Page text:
Enthusiasts luck out with barn find

BY Larry D'Argis. Dec 14 20:00 pm

The Ford Mustang is the original pony car. In continuous production since 1964, Ford has sold millions of them to a wide base of customers and today its popularity is as strong as ever.

From its humble beginnings as a parts bin car that borrowed heavily from the Ford Falcon, the Mustang grew to be one of the biggest successes in automotive sales history.

The long-hood, short rear-deck styling gave it a European look that appealed to young adults everywhere.

By 1965 Ford paired the Mustang up with Carroll Shelby and the Shelby GT 350 was born, leading the charge for the Mustang to take on the road racing battle and compete in the Sports Car Club of America.

On the street and dragstrip, the Mustang saw the move to Cobra Jet big-block V-8s and Boss models earmarked for competing in the Trans Am racing series.

If not in the winner’s circle, it was always a fierce contender, but the biggest battle facing the Mustang would come in the early 1970s.

By 1973 the Mustang had increased in size, weight and price, to the point where its affordability was in question. Many marketing surveys conducted by Ford lamented that, and that the original feel and appeal of the car had been lost.

A larger noose strangling the Mustang’s success was the increase in costs of fuel, insurance and meeting stricter vehicle emission standards. The herd was about to change.

As car shoppers began snapping up fuel-efficient, sporty and fun-to-drive imports from Europe and Japan, Henry Ford II promised company stockholders that Ford had a satisfactory product response.

For 1974, buyers were greeted in dealer showrooms by the new Mustang II. Developed by Lee Iacocca, the originator of the Mustang in 1964, the Mustang II was a firm entry into the small, sports-specialty market segment.

Initial response was that the Mustang had become the “Pinstang” and was little more than a thinly-veiled econobox Ford Pinto. A misnomer, the Mustang II was actually a technologically advanced design that shared nothing with the Pinto.

With sales of 385,993 units in it first year, it outsold the ’73 model nearly three-to-one.

By 1976 the 302 cubic-inch V-8 had returned to the option list, along with a new limited-edition Cobra II appearance package.

For 1978, as a direct response to Pontiac’s Trans Am, Ford launched the first 5.0 Mustang, the King Cobra. Wearing all the disco-era duds, the King Cobra had scoops, fender flares, wild graphics and a handling package which included adjustable shock absorbers, front and rear stabilizer bars and performance radial tires.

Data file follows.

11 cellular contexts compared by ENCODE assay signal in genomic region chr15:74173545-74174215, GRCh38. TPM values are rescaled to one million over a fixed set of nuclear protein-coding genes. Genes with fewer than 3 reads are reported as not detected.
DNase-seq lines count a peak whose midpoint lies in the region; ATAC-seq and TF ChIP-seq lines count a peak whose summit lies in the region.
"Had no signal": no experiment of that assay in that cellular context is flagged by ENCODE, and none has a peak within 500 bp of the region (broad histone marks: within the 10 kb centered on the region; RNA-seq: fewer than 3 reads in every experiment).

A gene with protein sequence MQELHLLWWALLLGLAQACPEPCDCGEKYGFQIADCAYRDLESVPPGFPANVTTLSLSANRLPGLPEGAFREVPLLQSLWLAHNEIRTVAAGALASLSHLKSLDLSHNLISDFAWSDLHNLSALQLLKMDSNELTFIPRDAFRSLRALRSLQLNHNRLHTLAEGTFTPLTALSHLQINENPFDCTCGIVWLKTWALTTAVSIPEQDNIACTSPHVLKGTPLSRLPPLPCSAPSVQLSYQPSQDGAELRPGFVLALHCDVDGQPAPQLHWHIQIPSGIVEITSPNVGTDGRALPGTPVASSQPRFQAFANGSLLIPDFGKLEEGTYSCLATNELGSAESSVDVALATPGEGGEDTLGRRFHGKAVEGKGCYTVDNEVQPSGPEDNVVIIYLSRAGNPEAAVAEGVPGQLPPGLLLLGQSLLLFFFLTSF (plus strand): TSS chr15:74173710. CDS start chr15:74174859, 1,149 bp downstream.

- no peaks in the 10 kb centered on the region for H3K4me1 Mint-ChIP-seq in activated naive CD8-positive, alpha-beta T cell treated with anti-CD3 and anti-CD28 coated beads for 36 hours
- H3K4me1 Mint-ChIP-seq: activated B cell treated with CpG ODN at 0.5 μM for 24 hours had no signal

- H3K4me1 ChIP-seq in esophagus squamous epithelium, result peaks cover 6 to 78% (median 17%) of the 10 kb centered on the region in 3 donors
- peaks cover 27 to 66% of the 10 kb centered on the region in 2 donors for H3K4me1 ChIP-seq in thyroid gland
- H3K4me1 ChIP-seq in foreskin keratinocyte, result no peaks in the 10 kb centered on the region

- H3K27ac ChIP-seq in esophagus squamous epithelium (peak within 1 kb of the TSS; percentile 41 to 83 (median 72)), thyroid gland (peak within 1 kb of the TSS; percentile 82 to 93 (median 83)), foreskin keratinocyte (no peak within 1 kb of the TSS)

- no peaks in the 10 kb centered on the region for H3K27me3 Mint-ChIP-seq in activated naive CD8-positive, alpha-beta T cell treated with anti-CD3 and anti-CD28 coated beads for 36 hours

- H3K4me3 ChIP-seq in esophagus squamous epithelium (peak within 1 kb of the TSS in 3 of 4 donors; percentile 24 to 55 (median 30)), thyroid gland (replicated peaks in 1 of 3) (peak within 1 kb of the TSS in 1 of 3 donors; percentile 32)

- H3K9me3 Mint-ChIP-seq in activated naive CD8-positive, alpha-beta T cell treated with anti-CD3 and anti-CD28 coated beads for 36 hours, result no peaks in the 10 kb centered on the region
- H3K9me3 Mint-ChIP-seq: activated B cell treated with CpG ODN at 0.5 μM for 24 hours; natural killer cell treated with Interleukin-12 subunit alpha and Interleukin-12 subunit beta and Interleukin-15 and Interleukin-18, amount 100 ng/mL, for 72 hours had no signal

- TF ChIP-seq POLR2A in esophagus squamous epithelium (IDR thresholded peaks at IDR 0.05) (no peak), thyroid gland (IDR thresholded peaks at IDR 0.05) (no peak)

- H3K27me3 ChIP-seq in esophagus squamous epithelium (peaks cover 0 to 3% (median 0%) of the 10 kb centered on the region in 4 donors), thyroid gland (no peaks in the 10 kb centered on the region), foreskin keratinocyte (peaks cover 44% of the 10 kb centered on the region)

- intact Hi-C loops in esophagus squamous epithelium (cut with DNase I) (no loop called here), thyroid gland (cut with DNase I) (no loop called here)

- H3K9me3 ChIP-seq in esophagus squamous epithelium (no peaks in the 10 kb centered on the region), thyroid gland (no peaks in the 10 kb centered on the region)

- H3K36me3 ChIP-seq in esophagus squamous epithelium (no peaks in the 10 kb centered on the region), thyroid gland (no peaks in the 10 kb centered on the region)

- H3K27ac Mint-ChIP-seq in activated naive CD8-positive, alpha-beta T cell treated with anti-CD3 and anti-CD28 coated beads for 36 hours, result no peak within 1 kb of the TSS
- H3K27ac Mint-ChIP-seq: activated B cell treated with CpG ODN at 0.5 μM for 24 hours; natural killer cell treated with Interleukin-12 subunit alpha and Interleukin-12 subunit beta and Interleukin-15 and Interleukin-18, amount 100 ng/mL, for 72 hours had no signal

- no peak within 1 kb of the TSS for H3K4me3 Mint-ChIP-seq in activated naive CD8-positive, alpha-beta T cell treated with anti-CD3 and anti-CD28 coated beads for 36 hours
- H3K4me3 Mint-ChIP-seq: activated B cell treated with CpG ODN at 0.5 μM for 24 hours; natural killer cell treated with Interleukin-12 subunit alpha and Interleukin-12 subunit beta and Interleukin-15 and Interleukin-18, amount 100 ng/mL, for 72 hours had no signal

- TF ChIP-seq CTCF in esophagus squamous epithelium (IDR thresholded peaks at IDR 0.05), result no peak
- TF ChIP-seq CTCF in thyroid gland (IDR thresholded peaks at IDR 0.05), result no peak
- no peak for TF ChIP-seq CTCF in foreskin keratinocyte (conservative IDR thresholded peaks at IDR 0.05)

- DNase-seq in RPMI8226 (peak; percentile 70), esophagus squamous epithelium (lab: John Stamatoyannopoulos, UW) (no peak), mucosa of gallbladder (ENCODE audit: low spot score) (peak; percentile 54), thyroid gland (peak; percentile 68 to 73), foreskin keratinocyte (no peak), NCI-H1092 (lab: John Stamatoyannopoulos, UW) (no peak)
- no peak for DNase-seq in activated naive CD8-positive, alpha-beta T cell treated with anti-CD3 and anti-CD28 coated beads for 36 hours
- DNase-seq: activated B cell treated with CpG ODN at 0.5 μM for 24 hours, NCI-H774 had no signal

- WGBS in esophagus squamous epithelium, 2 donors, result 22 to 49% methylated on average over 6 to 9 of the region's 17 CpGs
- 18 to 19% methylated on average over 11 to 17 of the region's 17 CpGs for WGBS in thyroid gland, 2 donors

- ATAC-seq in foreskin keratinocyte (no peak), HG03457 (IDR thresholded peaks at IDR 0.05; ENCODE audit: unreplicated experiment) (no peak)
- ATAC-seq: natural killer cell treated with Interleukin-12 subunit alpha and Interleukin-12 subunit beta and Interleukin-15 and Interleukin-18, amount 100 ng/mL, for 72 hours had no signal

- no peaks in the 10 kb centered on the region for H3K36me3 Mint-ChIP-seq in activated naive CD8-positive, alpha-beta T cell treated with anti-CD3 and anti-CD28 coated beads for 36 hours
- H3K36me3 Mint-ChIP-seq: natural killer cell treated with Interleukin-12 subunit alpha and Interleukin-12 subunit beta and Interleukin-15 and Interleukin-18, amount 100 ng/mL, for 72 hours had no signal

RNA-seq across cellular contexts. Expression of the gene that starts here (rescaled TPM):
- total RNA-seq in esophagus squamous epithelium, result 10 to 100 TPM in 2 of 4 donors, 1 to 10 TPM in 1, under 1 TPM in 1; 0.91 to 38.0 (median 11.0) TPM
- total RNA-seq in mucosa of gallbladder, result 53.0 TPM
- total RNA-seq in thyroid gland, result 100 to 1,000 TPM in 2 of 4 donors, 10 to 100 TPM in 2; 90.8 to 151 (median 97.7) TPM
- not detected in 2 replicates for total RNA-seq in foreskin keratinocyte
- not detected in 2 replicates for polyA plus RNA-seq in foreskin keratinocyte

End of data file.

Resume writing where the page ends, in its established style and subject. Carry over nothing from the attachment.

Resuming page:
For Tammy and Bill Bonni of Beausejour, the 1978 King Cobra Mustang is just a member of the family.

“I grew up around a lot of old cars and taking Sunday drives in my father’s ’67 Cougar and ’70 Challenger,” Tammy said.

Her husband Bill had found a King Cobra in 2010 and was looking for a parts car when he found another ’78 King Cobra in 2014 in Steinbach.

Bill said, “It was in pieces and being sold for parts, but it was all there, so I bought it all, got it home and after looking it over, I started reassembling it.”

Before being taken apart, it was a barn-find survivor and Bill had it running before the end of the weekend in time to tell Tammy, “I found one for you!”

“I was ecstatic when he told me, because I know how rare they are and that these are pretty special cars,” Tammy said.

Finished in bright red with red vinyl interior upholstery it’s a real blast from the past.

Under the hood is the original 5.0 V-8-producing 139 horsepower at 3,600 r.p.m., backed by a three-speed Cruise-O-Matic automatic transmission and 2.79:1 geared rear axle. Optional extras include power steering, power front disc brakes, AM/FM mono radio, luxury light group, cooling package, opening opera windows and an engine block heater.

With an overall length of 175 inches, the 2,733-pound King Cobra rides on a 96.2-inch wheelbase and 13-inch forged aluminum wheels shod with Cooper Cobra performance radial tires. Since acquiring the car a new graphics package, including the Cobra hood decal and a new carpet were installed. In the future there’s a full restoration in the wings for this survivor. “It needs work, but I just love it and can’t wait to take it for Sunday drives,” Tammy said.

Originally delivered to the Thunder Bay region, the one-year-only offered King Cobra is one of only 4,971 produced. Verified by a production number breakdown report from Kevin Marti, from Marti Auto Works in El Mirage, Ariz., the well-optioned car carries some rare equipment.

Today, these once unloved little jewels can be difficult to find, but with their size and weight, coupled with the right equipment under the hood, they can produce some serious performance. Just what every Mustang lover wants.


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